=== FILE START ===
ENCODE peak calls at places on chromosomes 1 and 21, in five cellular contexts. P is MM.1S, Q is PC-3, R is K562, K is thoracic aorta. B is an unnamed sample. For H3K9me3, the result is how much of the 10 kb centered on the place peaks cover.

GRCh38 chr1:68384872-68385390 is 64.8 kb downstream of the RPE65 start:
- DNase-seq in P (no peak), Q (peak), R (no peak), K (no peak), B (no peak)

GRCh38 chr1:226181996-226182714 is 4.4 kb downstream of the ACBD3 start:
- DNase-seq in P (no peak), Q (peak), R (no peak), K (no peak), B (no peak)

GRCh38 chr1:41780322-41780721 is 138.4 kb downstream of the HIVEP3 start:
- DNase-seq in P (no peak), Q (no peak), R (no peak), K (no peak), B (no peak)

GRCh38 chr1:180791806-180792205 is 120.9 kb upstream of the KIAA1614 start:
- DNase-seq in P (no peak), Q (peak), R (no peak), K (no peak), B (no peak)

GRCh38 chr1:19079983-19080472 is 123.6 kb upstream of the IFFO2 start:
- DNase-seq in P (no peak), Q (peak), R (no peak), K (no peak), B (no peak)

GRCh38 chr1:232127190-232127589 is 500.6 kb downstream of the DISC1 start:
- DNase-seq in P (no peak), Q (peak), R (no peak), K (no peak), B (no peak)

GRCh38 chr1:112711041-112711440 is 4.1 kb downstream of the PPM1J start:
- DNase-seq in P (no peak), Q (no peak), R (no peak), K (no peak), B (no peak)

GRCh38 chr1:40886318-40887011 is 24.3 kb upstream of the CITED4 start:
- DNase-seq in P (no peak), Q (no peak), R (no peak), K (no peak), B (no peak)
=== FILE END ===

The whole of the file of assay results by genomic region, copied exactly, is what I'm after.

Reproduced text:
ENCODE peak calls at places on chromosomes 1 and 21, in five cellular contexts. P is MM.1S, Q is PC-3, R is K562, K is thoracic aorta. B is an unnamed sample. For H3K9me3, the result is how much of the 10 kb centered on the place peaks cover.

GRCh38 chr1:68384872-68385390 is 64.8 kb downstream of the RPE65 start:
- DNase-seq in P (no peak), Q (peak), R (no peak), K (no peak), B (no peak)

GRCh38 chr1:226181996-226182714 is 4.4 kb downstream of the ACBD3 start:
- DNase-seq in P (no peak), Q (peak), R (no peak), K (no peak), B (no peak)

GRCh38 chr1:41780322-41780721 is 138.4 kb downstream of the HIVEP3 start:
- DNase-seq in P (no peak), Q (no peak), R (no peak), K (no peak), B (no peak)

GRCh38 chr1:180791806-180792205 is 120.9 kb upstream of the KIAA1614 start:
- DNase-seq in P (no peak), Q (peak), R (no peak), K (no peak), B (no peak)

GRCh38 chr1:19079983-19080472 is 123.6 kb upstream of the IFFO2 start:
- DNase-seq in P (no peak), Q (peak), R (no peak), K (no peak), B (no peak)

GRCh38 chr1:232127190-232127589 is 500.6 kb downstream of the DISC1 start:
- DNase-seq in P (no peak), Q (peak), R (no peak), K (no peak), B (no peak)

GRCh38 chr1:112711041-112711440 is 4.1 kb downstream of the PPM1J start:
- DNase-seq in P (no peak), Q (no peak), R (no peak), K (no peak), B (no peak)

GRCh38 chr1:40886318-40887011 is 24.3 kb upstream of the CITED4 start:
- DNase-seq in P (no peak), Q (no peak), R (no peak), K (no peak), B (no peak)